Newsletter: July 2023

Welcome to the July edition of the AdviserPlus newsletter.

In this month’s newsletter we are taking a look at the new Employment Relations (Flexible Working) Act 2023, which received Royal Assent this month, and what this legislation will mean for employers and employees.

We will also look at a recent Employment Tribunal judgement on linked discrimination claims, and at some of the benefits of being an eco-friendly employer.

The Employment Relations (Flexible Working) Act 2023

New legislation around flexible working has made its way through parliament and in the last week has been given Royal Assent.  Employers should be aware of the Employment Relations (Flexible Working) Act 2023, which is expected to take effect in 2024, and will likely require a review of Flexible Working policies.

So what will the changes be?

  • Employees will be able to make two requests for flexible working in a rolling 12-month period (it’s currently one)
  • The three-month time limit for employers to deal with requests will reduce to two months
  • Employees will no longer be required to explain the likely impacts of their request, or to propose solutions to these impacts
  • Employers won’t be able to refuse a request until they’ve ‘consulted’ on it with the employee (however there isn’t currently guidance on what this ‘consultation’ should look like as a minimum)

It was anticipated that the Act would also introduce the right to request flexible working as a ‘day one right’, meaning there would no longer be a minimum length of service before employees can apply (currently 26 weeks). However, this has not been included, and the Government has said this will be addressed through separate legislation.  The right of appeal has also still not been specified as a requirement, albeit this is recommended within ACAS code.

ACAS have updated their statutory code to reflect this new Act and it’s currently under employer consultation.  It’s hoped the Act will reflect and support what Susan Clews, ACAS Chief Executive has described as a ‘substantial global shift’ in flexible working, partly in the wake of the Covid-19 pandemic, and also due to rapidly advancing technology.

Flexible Working is key not only in attracting candidates, and retaining an engaged workforce. But also in supporting employees in establishing a more positive work-life balance, supporting mental health, and working alongside protections featured last month supporting parents and carers.

Recent Case Law: Discrimination

Two individuals have been successful at tribunal in related claims of discrimination against their employer. In Brighty (and others) v Elevate Staffing Ltd, Ms Fountain was successful in a claim of sex discrimination after a colleague, Mr Butt, made discriminatory remarks to her following a heated argument, including telling her to ‘go back to your stripping job’ as ‘that’s all you’re good for’.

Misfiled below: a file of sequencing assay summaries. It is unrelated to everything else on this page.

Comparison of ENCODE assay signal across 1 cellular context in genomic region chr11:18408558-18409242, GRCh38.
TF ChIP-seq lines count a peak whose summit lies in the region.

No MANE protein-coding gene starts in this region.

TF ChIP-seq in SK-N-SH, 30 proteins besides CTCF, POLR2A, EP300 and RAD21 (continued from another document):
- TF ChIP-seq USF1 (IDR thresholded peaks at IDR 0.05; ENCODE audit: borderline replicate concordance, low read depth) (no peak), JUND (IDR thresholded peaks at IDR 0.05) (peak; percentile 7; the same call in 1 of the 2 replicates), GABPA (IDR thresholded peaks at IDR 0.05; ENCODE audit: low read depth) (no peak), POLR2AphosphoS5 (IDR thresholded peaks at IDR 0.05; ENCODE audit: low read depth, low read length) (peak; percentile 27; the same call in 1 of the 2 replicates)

In an unusual twist, Mr Butt himself also made a claim against the same employer, as a result of their handling of the complaint against him from Ms Fountain. He claimed race discrimination after a manager used ‘racist language’ and called him a liar using phrases such as ‘I know you people’.

The tribunal found Ms Fountain’s claim to be proven on the balance of probability; that the comments were demeaning and abusive on the grounds of sex, and that they would not have been made to a male comparator, therefore constituted unfavourable treatment. Ms Fountain was awarded £5,960.

The tribunal also found sufficient material to conclude on the balance of probabilities, that Mr Butt had been subjected to racist conduct, and that there was a racial connection in the comments made to him by management. Mr Butt was awarded £4,768.

Plastic Free month

Corporate and Social Responsibility is increasingly relevant, as clients, customers, employees and potential candidates are paying more attention to organisations’ sustainability approach.

Regulations require companies to meet sustainability goals, and in many cases it’s cost effective too. However, for many, having an environmentally accountable employer goes beyond this. Advice by The Guardian tells us that many job applicants will consider a company’s ‘eco credentials’ before applying, so going green can help in attracting more talent.

Sustainability is not only impactful on brand, but internally can influence employee engagement and loyalty. As well as supporting volunteering, charity and community projects, many companies are supporting awareness events such as ‘Plastic Free July’. There are suggestions on how colleagues can get involved at home and in work, here: Easy ways to get started in the workplace in a solutions-focused way include:

  • encouraging colleagues to bring their own reusable coffee cups and water bottles
  • educating on recycling options in the office, setting up a collection point for soft plastics
  • holding a plastic free bake-off
  • sharing tips on reusable alternatives

Some dates for your diaries.

  • July – Plastic Free month; National Picnic Month
  • 18th July – Muharram, Islamic New Year
  • 23rd July – March for Men, Prostrate Cancer UK
  • 24th July – The Big Listen; Samaritans Awareness Day
  • 27th July – Tish’a Bav, Jewish remembrance fast day
  • 28th July – 6th August – Love Parks Week

Note: The above guidance was correct at the time of writing this article on 21/07/23. This does not constitute legal advice and is for information purposes only.
If you have any questions regarding the content of this newsletter or would like more information to support your business with the changes, please get in touch.


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